Tuesday, May 27, 2003


Atrios hits on something that has been a pet peeve of mine for quite some time:
It's clear that the infamous Dean Broder is Dean of nothing more than an ethically challenged press and the Moron-Americans that dominate our discourse. Suddenly he discovers that maybe the 5 year plan of Dear Leader might actually cause a bit of pain and suffering. Well, at least Bush didn't wear Earth tones you useless relic.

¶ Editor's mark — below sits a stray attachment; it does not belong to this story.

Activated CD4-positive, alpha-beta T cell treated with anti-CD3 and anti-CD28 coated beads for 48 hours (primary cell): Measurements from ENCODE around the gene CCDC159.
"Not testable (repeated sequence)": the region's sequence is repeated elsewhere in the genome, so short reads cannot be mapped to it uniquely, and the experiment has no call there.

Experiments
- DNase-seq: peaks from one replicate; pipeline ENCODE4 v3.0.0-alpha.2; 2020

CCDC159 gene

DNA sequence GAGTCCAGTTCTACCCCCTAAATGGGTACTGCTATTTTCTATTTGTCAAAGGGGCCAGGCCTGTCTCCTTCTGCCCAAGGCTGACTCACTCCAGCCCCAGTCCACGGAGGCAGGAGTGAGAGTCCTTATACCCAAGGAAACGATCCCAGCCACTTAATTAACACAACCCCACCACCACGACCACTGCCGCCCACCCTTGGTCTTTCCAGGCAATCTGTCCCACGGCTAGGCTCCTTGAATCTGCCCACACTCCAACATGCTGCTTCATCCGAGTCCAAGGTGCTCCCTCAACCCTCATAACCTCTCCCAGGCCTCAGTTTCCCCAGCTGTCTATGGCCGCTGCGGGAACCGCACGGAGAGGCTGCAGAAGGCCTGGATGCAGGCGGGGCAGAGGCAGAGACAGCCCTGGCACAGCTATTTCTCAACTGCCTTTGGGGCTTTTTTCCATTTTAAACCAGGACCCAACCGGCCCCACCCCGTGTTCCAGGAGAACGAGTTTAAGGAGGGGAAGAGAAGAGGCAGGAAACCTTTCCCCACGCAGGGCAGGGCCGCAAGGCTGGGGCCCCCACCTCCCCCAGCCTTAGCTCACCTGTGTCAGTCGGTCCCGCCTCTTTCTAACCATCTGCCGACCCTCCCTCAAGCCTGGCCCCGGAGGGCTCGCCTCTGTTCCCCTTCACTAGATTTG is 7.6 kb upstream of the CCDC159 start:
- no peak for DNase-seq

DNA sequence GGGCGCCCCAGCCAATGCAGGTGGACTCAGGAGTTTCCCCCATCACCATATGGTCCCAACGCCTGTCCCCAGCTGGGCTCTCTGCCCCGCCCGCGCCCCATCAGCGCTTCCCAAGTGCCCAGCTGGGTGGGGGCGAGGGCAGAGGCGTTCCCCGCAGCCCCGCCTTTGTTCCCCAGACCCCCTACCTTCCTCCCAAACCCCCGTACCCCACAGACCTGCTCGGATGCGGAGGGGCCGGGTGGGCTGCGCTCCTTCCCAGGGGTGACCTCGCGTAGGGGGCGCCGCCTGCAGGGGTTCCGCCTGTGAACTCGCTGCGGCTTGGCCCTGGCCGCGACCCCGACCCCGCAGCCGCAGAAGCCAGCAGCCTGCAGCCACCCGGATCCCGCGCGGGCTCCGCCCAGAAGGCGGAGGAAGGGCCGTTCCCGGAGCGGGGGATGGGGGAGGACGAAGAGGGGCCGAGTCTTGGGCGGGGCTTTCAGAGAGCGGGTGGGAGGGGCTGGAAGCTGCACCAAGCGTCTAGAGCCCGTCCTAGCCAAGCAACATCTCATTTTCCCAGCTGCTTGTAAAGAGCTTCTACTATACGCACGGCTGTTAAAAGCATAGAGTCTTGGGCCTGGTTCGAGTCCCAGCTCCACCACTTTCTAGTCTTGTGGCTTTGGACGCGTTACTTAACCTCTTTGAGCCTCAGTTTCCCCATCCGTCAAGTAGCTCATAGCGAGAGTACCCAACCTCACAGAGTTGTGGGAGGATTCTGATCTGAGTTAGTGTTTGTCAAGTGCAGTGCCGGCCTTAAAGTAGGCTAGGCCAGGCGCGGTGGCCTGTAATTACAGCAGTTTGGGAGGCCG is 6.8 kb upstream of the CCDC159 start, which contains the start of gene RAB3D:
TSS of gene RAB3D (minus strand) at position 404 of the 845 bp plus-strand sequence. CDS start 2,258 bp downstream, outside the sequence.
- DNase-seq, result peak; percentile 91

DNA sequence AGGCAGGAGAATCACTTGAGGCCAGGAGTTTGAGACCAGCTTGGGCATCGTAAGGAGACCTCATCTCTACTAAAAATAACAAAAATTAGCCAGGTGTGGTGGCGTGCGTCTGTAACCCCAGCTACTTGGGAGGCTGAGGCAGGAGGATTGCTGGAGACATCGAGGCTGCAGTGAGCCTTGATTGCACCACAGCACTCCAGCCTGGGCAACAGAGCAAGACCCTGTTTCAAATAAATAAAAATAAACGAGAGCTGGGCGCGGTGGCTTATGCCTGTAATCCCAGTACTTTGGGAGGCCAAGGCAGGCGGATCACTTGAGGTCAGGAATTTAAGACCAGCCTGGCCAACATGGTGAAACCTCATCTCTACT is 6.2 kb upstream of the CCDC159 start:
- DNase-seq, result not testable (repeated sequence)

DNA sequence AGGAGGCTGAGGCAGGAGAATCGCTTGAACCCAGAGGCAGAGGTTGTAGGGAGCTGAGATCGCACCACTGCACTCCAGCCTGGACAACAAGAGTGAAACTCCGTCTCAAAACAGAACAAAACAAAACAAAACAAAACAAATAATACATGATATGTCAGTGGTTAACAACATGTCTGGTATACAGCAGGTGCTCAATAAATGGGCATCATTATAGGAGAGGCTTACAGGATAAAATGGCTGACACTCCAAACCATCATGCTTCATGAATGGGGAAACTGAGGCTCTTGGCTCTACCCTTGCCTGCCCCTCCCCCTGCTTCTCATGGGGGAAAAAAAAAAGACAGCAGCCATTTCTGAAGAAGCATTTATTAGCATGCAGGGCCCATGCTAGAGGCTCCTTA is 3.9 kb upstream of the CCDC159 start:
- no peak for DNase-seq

David Broder represents an institutional form of journalism that believes that it is more important for journalists to keep the system from falling apart than it is to uncover the truth. For example, in 2000, regardless of who he thought was the legitimate victory in the election, he would never say outright say it was Gore. He wouldn't say it because he knows that the Republicans would bring more chaos to the institutions of government if their man did not get into power. So he was willing to let them have it for the sake of the unity of the country. Bah! This is the same kind of paternalistic attitude that suggests that it was better for the country that Ford pardon Nixon because having him go on trial would have torn this country further apart (profiles in courage my ass!) No, you idiots. Putting Nixon on trial would have proven to all Americans, and the rest of the world, that we mean it when we say that all of us are equal before the eyes of the law. Broder is what happens when journalists become part of the systems of power instead of just reporters on its machinations. They become the enablers of that system, its courtiers, more interested in keeping the illusion of a well-ordered system running than in pointing out the faults that will inevitably bring it crashing to the ground. Broder and his ilk are a sickness on the body politic and the sooner they are removed from positions of influence the sooner this country will be able to restore some of its greatness.


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